Allen & Heath dLive S7000 Package Used, Second hand

1pc   S7000 control surface in flip flight case with two power supplies
1pc   DM64 Stagerack in 10U shockmount case with two power supplies
1pc   DX168 expander stage rack
2pcs 100m Cat7 network cables on Schill drum
2pcs 20m Cat5 network cables

The S7000 has:
1pc Waves card 128x128
1pc Dante card 64x64 (incl. Adapter)
1pc ACE card (incl. Adapter)
1pc AES / EBU card (2/8)

Photos on request.

More details


25,300.00 €

25,300.00 € per Set


About this product

dLive S7000

The S7000 is the largest control Surface in the dLive family, with a whopping 216 assignable fader strips. It features 36 faders over 6 layers, dual 12″ capacitive touchscreens and the innovative Harmony UI for the fastest workflow in the industry.

Harmony User Interface

Where many digital consoles try to recreate the experience of using an analogue mixer, dLive is a true digital native, drawing on our familiarity with the ubiquitous smartphones and tablets that we all use without thinking. The single or twin 12” capacitive touchscreens on the dLive consoles feel instantly familiar, responding to every pinch, swipe, drag and drop exactly how you’d expect them to. Bespoke ‘widget’ areas can also be set up on the screens to keep track of scenes, meters, FX and other custom controls. The screen is framed by a set of one knob / one function rotary controls, allowing the creativity and immediacy of tactile control over key processing functions, working in harmony with the visual feedback displayed on the screen. The rotary knobs have been prototyped 20+ times to achieve optimal grip and precision control, and feature RGB illumination, with colours mapped to functions for instant visual orientation.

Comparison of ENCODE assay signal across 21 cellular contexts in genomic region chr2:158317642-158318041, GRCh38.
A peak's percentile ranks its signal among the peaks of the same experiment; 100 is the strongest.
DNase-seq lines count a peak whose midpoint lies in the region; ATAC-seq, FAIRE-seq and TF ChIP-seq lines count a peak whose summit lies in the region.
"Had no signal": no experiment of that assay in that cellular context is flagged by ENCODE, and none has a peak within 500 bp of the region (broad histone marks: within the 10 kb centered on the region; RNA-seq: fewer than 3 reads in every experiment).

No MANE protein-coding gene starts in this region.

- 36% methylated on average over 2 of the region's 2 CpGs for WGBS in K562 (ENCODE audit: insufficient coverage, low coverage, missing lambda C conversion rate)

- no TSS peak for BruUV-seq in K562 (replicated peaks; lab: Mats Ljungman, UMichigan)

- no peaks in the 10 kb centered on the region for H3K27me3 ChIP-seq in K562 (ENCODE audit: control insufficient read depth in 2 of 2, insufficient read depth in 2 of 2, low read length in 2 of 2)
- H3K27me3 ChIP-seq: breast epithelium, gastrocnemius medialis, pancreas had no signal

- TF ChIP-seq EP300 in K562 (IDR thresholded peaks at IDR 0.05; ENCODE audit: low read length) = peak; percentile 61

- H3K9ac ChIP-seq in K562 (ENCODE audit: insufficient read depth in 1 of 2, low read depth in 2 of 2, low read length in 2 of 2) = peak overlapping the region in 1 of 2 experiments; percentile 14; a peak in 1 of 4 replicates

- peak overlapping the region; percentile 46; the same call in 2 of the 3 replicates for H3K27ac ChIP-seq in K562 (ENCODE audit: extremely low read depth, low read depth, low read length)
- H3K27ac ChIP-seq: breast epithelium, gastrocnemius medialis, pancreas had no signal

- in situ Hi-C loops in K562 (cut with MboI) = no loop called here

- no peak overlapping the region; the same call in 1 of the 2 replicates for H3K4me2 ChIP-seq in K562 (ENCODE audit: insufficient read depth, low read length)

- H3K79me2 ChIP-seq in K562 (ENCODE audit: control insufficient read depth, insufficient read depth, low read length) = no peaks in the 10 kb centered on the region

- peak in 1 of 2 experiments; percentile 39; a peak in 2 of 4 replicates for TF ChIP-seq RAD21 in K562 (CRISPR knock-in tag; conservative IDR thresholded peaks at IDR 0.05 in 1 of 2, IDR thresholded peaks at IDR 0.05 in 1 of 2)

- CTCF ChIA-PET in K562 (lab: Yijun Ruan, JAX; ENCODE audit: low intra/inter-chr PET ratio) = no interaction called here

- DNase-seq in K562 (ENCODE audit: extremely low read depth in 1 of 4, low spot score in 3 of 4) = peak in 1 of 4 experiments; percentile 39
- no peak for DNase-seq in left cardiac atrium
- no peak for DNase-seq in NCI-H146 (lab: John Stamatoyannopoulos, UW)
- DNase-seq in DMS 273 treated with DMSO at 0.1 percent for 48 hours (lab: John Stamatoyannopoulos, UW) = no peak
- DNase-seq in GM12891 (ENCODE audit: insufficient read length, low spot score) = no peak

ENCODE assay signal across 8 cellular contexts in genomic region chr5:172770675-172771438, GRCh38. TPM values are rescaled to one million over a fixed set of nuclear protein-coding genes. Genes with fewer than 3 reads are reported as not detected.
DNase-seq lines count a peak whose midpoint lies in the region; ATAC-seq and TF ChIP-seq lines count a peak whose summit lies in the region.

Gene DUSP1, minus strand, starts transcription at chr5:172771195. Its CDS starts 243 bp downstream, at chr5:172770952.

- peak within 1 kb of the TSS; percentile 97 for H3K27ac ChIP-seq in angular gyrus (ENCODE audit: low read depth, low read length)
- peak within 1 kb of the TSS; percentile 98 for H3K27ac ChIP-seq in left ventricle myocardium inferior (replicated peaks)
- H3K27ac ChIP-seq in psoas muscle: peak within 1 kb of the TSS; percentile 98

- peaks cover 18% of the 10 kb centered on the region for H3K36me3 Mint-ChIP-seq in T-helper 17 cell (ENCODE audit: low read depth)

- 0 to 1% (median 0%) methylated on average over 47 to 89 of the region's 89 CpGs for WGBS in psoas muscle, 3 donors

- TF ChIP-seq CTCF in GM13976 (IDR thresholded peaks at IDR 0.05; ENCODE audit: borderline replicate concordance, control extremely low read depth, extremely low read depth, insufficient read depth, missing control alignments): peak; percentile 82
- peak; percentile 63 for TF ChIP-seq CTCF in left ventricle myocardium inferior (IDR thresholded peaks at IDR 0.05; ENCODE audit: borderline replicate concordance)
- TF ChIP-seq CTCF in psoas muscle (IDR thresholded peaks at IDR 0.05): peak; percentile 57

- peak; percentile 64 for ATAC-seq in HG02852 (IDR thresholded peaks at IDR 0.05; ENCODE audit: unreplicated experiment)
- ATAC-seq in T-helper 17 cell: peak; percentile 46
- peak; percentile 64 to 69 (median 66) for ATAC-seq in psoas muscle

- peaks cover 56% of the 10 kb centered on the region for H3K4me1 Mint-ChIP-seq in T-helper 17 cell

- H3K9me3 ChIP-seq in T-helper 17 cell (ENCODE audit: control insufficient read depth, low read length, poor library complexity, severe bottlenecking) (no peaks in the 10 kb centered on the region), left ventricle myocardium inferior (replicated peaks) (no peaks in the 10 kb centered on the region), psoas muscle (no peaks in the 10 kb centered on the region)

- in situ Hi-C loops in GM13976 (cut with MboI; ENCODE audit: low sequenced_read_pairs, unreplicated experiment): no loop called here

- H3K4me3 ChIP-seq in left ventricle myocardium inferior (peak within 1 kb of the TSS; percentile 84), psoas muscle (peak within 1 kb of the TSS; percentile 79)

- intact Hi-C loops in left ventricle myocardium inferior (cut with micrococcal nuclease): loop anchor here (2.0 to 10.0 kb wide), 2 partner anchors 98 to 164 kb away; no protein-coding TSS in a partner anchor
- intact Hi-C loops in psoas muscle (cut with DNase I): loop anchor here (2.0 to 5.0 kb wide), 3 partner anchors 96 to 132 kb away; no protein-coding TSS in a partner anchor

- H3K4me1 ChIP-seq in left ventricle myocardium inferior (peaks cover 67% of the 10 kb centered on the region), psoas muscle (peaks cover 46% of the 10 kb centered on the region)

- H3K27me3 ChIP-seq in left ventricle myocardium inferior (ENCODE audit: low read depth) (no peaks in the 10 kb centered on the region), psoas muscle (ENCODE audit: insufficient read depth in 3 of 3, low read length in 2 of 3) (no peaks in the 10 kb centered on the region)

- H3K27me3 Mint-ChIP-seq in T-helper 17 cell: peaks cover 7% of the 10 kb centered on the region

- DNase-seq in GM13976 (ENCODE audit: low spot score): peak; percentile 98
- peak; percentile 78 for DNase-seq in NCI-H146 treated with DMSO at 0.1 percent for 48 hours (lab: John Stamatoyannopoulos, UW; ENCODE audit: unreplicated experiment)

Transparent Workflow